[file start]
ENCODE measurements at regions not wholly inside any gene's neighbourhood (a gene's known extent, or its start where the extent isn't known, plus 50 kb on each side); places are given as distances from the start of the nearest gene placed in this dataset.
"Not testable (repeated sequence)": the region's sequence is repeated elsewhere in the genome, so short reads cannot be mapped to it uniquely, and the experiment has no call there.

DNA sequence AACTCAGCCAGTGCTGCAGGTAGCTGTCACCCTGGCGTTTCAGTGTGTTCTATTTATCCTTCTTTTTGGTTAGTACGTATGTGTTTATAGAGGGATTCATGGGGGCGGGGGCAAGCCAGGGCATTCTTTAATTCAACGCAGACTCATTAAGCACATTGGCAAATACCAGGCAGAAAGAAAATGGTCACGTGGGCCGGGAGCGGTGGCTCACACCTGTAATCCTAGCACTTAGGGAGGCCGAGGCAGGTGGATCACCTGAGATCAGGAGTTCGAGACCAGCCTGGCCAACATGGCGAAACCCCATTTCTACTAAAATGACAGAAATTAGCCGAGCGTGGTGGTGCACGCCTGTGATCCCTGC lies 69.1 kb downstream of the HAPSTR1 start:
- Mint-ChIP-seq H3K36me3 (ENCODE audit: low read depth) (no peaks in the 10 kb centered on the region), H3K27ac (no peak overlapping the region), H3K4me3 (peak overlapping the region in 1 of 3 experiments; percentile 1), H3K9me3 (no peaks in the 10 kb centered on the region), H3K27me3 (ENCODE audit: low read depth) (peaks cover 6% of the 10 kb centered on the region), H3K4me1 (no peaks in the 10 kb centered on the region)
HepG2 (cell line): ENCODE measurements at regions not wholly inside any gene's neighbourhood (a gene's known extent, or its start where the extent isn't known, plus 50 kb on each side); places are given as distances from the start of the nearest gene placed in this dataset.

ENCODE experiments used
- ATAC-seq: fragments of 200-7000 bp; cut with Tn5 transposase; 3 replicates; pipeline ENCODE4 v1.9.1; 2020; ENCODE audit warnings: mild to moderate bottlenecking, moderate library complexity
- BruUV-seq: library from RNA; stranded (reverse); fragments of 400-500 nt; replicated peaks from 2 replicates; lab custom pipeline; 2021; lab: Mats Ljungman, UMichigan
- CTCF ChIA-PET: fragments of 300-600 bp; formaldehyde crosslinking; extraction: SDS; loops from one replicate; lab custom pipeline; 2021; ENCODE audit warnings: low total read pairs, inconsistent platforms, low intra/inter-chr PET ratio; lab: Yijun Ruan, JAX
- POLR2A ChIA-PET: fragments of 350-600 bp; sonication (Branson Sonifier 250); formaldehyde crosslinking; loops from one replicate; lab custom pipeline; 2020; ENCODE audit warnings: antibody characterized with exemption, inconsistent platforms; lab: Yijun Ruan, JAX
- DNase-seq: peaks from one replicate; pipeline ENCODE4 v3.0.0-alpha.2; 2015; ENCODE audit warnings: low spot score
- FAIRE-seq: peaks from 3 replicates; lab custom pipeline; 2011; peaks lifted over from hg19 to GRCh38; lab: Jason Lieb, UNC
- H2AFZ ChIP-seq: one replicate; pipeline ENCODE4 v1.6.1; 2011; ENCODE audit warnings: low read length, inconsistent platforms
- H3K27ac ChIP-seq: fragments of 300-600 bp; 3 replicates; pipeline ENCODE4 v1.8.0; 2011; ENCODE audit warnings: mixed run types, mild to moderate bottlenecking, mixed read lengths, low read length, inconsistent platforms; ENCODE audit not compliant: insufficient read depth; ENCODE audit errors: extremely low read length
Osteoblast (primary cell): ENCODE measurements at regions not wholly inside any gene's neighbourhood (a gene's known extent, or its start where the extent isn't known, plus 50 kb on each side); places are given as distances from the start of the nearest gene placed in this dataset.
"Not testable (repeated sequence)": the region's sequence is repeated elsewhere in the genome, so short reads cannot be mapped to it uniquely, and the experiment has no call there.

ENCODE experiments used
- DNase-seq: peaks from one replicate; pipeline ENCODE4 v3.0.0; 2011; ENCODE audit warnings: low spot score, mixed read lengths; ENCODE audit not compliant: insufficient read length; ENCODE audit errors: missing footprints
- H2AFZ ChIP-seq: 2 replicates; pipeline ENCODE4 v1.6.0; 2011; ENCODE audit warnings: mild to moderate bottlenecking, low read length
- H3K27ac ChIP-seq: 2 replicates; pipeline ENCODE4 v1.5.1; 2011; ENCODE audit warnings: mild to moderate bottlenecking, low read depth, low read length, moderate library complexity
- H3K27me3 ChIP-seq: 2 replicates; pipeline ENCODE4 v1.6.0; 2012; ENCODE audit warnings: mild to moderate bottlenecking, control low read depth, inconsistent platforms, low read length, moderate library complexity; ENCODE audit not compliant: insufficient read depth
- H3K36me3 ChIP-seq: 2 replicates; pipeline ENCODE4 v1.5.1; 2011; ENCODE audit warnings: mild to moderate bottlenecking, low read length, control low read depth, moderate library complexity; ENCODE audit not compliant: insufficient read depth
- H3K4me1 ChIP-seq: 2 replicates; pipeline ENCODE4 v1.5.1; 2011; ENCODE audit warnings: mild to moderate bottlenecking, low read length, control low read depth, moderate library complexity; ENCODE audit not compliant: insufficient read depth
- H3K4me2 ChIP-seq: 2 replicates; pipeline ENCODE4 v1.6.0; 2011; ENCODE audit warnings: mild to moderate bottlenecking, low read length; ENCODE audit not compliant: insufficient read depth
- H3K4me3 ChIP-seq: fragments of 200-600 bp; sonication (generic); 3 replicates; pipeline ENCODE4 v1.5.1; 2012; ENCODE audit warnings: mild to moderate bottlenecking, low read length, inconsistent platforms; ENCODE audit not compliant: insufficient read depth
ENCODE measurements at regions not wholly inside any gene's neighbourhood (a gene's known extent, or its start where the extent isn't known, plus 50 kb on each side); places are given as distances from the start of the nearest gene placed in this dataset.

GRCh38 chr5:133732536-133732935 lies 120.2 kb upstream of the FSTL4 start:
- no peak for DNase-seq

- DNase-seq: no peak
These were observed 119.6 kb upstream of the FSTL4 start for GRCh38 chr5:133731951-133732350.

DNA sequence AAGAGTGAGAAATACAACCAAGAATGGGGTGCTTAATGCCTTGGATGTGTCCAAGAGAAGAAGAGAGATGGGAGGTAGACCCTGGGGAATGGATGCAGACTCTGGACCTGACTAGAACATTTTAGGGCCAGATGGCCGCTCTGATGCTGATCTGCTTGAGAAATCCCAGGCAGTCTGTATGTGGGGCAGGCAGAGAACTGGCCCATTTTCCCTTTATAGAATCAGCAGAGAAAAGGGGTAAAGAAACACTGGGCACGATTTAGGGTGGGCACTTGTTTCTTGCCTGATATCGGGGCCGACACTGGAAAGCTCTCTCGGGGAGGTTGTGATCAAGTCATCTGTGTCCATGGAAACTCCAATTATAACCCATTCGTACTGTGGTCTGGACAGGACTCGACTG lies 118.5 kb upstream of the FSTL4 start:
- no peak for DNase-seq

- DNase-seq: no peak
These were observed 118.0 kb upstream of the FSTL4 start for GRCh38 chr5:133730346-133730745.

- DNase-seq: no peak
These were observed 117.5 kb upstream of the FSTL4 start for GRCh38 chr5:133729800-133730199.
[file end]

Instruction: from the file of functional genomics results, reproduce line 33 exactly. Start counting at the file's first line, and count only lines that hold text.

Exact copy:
- DNase-seq: no peak